Today is Martin Luther King Jr. Day, and as usual Apple is commemorating the occasion by devoting its homepage to a photo and quotation. The company also provides a link to a free copy of the book Strive Toward Freedom.
This year’s quote comes from a speech Dr. King gave in 1967 about the need to speak up against the Vietnam War…
The quote is:
This is no time for apathy or complacency. This is a time for vigorous and positive action.
It’s an excerpt from a speech made on April 4, 1967, in which Dr. King argued that the war was not only diverting funds from anti-poverty work but also disproportionately sending young Black men to their deaths.
A few years ago there was a shining moment in that struggle. It seemed as if there was a real promise of hope for the poor — both black and white — through the poverty program. There were experiments, hopes, new beginnings. Then came the buildup in Vietnam and I watched the program broken and eviscerated as if it were some idle political plaything of a society gone mad on war, and I knew that America would never invest the necessary funds or energies in rehabilitation of its poor so long as adventures like Vietnam continued to draw men and skills and money like some demonic destructive suction tube. So I was increasingly compelled to see the war as an enemy of the poor and to attack it as such.
Perhaps the more tragic recognition of reality took place when it became clear to me that the war was doing far more than devastating the hopes of the poor at home. It was sending their sons and their brothers and their husbands to fight and to die in extraordinarily high proportions relative to the rest of the population. We were taking the black young men who had been crippled by our society and sending them eight thousand miles away to guarantee liberties in Southeast Asia which they had not found in southwest Georgia and East Harlem. So we have been repeatedly faced with the cruel irony of watching Negro and white boys on TV screens as they kill and die together for a nation that has been unable to seat them together in the same schools. So we watch them in brutal solidarity burning the huts of a poor village, but we realize that they would never live on the same block in Detroit. I could not be silent in the face of such cruel manipulation of the poor.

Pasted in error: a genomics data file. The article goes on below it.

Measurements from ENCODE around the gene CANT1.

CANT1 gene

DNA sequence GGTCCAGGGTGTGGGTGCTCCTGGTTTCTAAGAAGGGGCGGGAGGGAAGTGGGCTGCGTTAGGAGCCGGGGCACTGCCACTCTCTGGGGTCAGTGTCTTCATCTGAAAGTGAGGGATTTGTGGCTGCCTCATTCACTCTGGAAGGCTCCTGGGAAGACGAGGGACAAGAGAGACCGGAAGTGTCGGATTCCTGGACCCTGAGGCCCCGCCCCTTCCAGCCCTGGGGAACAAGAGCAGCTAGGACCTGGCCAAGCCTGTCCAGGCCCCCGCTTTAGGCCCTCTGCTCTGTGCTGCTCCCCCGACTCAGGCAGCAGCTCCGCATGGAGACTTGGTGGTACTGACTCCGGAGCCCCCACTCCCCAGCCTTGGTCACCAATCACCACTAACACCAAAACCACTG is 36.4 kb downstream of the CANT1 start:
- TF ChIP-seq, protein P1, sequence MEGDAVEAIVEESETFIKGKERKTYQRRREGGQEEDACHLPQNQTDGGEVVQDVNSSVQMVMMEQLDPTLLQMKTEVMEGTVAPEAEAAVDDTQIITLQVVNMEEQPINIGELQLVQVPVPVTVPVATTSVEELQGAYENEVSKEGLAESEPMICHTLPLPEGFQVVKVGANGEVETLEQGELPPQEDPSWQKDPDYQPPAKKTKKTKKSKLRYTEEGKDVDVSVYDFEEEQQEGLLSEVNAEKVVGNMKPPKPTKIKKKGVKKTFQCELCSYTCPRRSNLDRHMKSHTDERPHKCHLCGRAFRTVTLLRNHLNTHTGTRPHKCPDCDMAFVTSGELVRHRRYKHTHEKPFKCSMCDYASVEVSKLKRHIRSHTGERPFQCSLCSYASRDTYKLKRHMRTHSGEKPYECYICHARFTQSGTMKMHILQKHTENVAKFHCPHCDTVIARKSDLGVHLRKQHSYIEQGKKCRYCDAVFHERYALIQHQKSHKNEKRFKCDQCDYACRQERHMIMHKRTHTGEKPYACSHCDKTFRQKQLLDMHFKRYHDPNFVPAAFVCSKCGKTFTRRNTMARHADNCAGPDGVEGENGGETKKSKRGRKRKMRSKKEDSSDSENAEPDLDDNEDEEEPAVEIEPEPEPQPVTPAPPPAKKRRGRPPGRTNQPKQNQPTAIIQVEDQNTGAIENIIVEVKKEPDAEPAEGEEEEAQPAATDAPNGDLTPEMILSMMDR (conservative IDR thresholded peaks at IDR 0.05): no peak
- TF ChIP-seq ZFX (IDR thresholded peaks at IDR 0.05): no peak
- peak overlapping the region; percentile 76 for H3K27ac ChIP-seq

King said that his own insistence on non-violent protest became a tougher sell when America was itself using violence in an attempt to bring about social and political change.
As I have walked among the desperate, rejected and angry young men, I have told them that Molotov cocktails and rifles would not solve their problems. I have tried to offer them my deepest compassion while maintaining my conviction that social change comes most meaningfully through nonviolent action. But they asked — and rightly so — what about Vietnam? They asked if our own nation wasn’t using massive doses of violence to solve its problems, to bring about the changes it wanted.
He said it’s not just that the time for change is always now, but that inaction is itself a choice, and a dangerous one. Here’s a longer version of the quote Apple chose:
We are now faced with the fact that tomorrow is today. We are confronted with the fierce urgency of now. In this unfolding conundrum of life and history there is such a thing as being too late.
Procrastination is still the thief of time. Life often leaves us standing bare, naked and rejected with a lost opportunity. The “tide in the affairs of men” does not remain at the flood; it ebbs. We may cry out desperately for time to pause in her passage, but time is deaf to every plea and rushes on. Over the bleached bones and jumbled residue of numerous civilizations are written the pathetic words: “Too late.”
There is an invisible book of life that faithfully records our vigilance or our neglect. “The moving finger writes, and having writ moves on…” We still have a choice today; nonviolent coexistence or violent co-annihilation.
You can download the free book here, and listen to the speech below.
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